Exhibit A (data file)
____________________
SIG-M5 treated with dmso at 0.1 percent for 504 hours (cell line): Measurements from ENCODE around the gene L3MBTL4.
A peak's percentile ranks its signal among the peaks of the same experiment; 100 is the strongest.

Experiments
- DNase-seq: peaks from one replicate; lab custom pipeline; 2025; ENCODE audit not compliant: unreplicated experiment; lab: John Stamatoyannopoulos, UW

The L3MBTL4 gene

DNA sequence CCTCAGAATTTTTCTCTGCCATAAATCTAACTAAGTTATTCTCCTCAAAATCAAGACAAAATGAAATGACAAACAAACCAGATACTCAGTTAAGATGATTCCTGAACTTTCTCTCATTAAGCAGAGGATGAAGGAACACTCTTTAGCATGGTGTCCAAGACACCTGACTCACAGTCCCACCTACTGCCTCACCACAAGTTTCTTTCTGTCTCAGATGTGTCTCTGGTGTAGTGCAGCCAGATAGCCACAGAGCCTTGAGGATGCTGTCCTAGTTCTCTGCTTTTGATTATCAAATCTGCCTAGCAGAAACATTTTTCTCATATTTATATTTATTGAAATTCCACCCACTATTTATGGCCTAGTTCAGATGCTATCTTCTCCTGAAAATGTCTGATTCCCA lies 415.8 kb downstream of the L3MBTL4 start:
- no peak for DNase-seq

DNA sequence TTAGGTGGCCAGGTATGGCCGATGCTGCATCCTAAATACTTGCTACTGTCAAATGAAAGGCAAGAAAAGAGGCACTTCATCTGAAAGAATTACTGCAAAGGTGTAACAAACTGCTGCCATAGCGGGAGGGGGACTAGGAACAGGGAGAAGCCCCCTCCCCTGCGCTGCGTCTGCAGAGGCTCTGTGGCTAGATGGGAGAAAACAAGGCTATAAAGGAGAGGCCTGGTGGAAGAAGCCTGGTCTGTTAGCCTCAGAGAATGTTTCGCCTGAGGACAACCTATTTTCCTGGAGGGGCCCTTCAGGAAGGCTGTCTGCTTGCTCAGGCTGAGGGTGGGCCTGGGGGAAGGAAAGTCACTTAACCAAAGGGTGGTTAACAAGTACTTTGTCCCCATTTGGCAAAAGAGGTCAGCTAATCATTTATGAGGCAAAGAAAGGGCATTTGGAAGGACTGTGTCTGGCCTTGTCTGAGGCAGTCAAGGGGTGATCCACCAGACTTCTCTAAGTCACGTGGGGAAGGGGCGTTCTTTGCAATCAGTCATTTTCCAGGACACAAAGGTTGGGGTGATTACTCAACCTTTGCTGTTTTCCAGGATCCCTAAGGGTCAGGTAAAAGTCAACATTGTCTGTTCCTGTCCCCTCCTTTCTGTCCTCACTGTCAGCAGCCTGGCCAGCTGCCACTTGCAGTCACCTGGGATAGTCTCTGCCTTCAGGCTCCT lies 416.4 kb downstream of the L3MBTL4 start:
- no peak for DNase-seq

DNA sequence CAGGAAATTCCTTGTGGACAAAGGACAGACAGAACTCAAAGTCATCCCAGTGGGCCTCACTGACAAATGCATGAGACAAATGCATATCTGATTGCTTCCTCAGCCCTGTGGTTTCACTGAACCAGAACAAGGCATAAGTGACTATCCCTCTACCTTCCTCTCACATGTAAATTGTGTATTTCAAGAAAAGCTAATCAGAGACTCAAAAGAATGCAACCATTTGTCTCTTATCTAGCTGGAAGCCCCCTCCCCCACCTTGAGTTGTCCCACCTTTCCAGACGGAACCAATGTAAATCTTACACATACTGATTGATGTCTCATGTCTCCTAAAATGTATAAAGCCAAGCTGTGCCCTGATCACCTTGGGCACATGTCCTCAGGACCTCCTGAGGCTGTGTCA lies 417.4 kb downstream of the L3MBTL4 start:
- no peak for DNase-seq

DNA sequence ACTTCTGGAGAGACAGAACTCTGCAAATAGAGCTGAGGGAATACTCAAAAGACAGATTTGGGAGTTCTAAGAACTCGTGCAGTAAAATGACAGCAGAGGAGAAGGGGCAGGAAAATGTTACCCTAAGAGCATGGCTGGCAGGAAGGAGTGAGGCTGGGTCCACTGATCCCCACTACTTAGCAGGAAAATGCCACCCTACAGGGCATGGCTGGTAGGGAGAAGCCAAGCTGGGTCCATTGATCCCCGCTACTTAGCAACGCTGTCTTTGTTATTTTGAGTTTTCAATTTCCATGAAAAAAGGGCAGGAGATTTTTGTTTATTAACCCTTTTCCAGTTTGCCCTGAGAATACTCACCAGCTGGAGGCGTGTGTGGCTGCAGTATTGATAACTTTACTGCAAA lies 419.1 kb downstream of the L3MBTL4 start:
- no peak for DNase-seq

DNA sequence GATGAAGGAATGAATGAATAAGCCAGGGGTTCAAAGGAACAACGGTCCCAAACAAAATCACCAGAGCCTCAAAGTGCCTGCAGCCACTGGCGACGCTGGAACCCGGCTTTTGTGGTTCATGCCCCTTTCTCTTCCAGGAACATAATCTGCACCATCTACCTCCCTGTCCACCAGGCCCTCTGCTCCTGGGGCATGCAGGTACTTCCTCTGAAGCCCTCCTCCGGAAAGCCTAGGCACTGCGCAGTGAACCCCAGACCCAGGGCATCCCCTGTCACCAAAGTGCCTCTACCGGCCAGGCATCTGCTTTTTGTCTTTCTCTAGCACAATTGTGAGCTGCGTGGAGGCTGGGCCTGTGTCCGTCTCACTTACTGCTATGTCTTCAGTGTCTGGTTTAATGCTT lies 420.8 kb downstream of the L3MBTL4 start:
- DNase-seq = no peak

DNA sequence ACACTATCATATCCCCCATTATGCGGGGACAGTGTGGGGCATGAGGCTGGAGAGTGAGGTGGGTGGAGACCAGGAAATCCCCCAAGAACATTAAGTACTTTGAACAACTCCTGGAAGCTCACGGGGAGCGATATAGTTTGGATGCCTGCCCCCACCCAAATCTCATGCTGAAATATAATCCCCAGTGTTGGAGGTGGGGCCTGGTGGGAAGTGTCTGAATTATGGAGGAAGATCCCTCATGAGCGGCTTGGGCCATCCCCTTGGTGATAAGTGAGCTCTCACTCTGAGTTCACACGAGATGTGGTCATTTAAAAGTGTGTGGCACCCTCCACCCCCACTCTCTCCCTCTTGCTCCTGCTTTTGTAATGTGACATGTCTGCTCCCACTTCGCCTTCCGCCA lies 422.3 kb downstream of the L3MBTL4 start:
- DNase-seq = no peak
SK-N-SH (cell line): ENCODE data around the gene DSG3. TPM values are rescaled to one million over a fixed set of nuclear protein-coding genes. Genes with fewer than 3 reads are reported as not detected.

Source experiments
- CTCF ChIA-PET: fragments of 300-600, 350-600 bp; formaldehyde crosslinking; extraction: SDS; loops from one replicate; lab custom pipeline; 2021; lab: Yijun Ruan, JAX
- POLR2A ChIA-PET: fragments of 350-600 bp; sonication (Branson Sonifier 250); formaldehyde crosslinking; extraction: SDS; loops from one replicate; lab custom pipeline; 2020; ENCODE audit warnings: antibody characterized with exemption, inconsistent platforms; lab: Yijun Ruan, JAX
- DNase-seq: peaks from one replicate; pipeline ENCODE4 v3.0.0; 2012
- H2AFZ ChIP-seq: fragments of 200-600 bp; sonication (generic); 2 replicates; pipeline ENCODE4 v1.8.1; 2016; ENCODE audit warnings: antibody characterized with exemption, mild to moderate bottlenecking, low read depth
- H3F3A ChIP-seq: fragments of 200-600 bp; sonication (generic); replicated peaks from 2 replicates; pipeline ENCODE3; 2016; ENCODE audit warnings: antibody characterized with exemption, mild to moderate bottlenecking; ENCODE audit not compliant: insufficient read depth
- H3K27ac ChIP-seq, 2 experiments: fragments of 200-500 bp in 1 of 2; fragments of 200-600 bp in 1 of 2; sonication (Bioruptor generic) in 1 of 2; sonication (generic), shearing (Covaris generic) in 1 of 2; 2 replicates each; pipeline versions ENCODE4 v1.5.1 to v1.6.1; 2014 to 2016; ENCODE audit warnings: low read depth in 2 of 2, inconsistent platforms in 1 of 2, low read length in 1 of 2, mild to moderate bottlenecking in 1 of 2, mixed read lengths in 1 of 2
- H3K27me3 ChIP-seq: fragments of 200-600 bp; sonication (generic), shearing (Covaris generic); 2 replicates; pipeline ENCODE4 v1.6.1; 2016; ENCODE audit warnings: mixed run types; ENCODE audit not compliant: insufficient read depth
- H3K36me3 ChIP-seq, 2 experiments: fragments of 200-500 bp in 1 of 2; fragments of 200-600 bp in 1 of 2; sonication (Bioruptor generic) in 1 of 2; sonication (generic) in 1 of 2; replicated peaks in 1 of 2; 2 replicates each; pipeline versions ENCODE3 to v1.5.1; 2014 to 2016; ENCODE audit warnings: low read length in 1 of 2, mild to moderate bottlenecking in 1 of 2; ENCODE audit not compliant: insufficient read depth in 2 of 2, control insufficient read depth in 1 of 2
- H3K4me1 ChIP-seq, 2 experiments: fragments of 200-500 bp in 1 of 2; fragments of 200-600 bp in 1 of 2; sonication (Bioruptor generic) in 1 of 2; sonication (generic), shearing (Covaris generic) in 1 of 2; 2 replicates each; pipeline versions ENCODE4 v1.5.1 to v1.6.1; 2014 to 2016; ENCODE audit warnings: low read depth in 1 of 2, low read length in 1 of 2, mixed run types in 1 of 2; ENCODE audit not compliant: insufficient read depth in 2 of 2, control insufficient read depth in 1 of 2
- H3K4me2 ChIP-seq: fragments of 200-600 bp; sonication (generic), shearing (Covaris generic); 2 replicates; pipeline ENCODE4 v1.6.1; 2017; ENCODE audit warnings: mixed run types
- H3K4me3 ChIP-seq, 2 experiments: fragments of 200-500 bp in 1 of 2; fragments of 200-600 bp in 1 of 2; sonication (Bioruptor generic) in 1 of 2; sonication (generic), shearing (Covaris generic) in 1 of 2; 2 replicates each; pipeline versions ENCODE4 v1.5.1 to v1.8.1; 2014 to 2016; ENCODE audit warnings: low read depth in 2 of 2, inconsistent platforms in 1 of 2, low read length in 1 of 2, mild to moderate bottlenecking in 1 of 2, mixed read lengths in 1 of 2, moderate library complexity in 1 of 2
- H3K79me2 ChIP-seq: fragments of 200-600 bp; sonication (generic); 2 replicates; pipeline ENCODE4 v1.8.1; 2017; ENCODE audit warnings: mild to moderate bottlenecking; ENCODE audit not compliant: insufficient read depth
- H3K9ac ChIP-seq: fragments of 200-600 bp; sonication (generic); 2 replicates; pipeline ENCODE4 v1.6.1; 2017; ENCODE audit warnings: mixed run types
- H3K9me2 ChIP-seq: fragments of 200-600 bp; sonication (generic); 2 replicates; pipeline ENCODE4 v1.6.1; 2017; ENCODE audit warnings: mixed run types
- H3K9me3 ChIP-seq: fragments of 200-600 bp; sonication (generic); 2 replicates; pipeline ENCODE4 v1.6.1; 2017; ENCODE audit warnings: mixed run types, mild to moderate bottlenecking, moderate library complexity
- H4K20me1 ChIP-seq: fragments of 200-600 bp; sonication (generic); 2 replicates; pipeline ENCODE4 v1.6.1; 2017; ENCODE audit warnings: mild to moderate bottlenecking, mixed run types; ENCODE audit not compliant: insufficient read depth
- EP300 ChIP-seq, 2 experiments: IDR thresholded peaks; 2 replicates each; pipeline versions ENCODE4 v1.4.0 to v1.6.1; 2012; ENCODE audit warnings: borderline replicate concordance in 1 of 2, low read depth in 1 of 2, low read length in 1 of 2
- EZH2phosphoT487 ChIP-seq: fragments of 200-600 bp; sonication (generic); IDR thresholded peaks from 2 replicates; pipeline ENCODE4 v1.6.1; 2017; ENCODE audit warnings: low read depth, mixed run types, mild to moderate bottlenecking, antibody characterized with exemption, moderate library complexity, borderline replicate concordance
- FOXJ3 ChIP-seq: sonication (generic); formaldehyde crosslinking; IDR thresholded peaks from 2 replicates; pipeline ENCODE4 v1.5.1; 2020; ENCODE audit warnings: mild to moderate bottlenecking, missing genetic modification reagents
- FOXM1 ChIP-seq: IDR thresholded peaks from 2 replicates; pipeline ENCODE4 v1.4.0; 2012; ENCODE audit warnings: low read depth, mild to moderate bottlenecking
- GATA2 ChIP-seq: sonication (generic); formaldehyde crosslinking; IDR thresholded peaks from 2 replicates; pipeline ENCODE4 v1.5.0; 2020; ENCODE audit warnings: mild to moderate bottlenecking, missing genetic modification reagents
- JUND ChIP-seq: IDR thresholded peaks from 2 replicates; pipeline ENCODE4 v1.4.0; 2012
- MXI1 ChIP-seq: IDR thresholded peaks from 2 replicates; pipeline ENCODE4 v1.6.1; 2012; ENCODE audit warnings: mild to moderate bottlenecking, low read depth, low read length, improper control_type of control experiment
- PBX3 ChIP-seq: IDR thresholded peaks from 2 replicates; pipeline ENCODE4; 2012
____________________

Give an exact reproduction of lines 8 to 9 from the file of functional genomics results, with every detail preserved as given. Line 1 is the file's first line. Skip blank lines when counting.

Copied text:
DNA sequence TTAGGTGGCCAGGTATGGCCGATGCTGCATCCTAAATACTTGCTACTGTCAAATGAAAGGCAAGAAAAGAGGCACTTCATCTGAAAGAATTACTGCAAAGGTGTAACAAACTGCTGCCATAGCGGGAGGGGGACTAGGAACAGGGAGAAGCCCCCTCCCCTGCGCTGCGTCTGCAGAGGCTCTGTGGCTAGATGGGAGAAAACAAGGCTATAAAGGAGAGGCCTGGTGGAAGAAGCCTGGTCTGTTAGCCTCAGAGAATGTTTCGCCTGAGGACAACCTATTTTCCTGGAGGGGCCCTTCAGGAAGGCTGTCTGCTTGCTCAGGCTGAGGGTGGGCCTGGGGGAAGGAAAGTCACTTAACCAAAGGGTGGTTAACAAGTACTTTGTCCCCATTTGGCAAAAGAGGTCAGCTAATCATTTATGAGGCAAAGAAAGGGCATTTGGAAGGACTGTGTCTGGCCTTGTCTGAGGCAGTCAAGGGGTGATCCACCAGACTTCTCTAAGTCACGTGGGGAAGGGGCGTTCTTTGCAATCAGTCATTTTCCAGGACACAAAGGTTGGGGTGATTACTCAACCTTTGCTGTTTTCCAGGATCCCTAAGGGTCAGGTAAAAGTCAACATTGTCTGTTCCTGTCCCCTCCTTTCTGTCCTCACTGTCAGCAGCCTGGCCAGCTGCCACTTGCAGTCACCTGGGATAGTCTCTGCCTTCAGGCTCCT lies 416.4 kb downstream of the L3MBTL4 start:
- no peak for DNase-seq